City of Waupaca retirees would no longer have access to the city’s health plan under a proposal being considered.
The idea was brought before the city’s Personnel Committee when it met on Oct. 6. No action was taken, with some committee members saying the entire Common Council will have to weigh in on it.
“It is making our health insurance very expensive. It is being brought forward because we have been told for a number of years that this is the way it is moving,” said City Administrator Henry Veleker.
He told the committee it may sound cruel to eliminate this benefit for those who have served the city for 30 years.
“But, it’s driving up the premium for current employees,” Veleker said.
That is because some retirees have higher health care costs.
“For a long time, we have allowed our (retired) employes to use our health insurance,” he said.
Some use their accummulated sick leave that was banked to cover the cost, while a few continue on the city’s health insurance once they have used up their banked sick leave, paying the cost at their own dollar, Veleker said.
Eliminating retiree’s access to city health insurance was in mind as the city’s 2012 budget was put together. Plans call for a 0 percent increase in the health insurance premium.
The city would have to implement plan design changes, including the elimination of access to health insurance, to achieve it. Any increase in premium would be borne by the employees.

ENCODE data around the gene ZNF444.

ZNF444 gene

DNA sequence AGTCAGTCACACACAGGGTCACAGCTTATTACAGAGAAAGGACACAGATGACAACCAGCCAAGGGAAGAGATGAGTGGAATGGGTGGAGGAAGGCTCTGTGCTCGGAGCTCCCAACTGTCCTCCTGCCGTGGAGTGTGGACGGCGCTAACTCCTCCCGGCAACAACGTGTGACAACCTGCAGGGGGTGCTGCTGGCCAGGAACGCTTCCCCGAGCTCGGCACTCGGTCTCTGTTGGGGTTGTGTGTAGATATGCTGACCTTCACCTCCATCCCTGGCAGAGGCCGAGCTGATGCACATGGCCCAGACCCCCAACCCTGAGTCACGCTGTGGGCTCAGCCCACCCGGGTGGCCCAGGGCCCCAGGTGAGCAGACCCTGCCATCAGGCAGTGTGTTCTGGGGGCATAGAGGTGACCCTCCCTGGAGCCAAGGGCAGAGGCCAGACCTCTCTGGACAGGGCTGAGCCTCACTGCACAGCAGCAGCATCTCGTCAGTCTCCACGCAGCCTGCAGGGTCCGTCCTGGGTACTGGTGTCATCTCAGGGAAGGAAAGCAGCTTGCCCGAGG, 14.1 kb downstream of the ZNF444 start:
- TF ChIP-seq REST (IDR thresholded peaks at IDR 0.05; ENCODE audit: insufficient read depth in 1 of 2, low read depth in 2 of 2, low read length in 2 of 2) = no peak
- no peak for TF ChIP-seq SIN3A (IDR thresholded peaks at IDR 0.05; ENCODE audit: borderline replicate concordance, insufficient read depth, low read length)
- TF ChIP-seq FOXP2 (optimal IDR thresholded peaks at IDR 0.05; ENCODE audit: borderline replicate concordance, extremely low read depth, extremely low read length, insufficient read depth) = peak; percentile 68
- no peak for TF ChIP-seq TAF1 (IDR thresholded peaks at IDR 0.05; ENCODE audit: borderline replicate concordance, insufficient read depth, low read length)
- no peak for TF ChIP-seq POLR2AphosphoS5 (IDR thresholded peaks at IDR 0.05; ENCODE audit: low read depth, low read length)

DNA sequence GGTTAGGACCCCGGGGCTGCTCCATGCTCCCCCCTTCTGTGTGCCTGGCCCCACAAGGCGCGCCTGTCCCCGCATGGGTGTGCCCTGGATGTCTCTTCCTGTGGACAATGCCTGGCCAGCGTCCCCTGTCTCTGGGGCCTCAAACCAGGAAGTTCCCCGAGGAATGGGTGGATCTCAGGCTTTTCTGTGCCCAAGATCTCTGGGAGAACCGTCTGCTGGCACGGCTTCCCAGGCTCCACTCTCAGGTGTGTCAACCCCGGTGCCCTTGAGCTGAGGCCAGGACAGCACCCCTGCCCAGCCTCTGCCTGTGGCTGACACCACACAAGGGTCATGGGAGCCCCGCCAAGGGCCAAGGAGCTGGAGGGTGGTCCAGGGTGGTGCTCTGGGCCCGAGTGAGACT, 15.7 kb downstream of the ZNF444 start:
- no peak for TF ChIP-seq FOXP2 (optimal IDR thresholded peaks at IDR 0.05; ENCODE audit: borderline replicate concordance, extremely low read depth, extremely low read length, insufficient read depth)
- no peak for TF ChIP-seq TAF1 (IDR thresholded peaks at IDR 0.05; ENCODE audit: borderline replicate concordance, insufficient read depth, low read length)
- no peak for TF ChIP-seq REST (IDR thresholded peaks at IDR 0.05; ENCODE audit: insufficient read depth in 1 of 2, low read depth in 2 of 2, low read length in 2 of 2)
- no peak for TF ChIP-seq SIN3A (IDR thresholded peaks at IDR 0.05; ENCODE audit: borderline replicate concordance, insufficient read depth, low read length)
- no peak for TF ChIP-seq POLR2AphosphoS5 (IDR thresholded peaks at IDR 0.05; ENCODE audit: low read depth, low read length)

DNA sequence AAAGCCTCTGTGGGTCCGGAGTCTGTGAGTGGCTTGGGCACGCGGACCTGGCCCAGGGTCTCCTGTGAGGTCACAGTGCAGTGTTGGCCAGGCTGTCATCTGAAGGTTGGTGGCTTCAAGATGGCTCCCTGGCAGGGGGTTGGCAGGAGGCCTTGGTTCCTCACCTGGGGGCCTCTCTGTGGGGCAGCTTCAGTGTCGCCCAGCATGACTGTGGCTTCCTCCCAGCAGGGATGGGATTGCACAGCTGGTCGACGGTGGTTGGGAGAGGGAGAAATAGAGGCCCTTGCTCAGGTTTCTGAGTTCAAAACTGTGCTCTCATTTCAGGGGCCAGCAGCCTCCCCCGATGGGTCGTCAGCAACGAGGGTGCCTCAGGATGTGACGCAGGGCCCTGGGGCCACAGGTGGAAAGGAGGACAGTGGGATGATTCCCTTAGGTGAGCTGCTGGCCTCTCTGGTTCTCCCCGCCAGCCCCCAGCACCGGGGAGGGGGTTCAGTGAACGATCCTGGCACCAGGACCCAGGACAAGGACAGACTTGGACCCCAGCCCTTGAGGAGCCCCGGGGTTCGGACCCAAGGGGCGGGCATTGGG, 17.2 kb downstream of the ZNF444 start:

Higher deductibles will be considered, he said.
The city has to renew its health insurance contract by Feb. 1.
Veleker told the committee that is why the issue is being brought forward now.
If a change is made in regard to retirees being able to access city health insurance, he said the retirees should be given time to find new carriers.
Richard Thompson is one retiree who continues paying to be on the city’s health insurance.
The former street superintendent said he has not used up his $250 deductible this year but knows not all retirees are as fortunate.
He told the committee that pre-existing conditions, such as cancer, mean people have to be free of the disease a particular number of years before other insurance carriers will even look at them.
“I think this should be for future retirees,” Thompson said. “Then, everyone will know up front.”
Veleker said if the city makes this change, it looks like the retirees who are currently accessing the city’s health plan would be able to use COBRA. But, future retirees would not.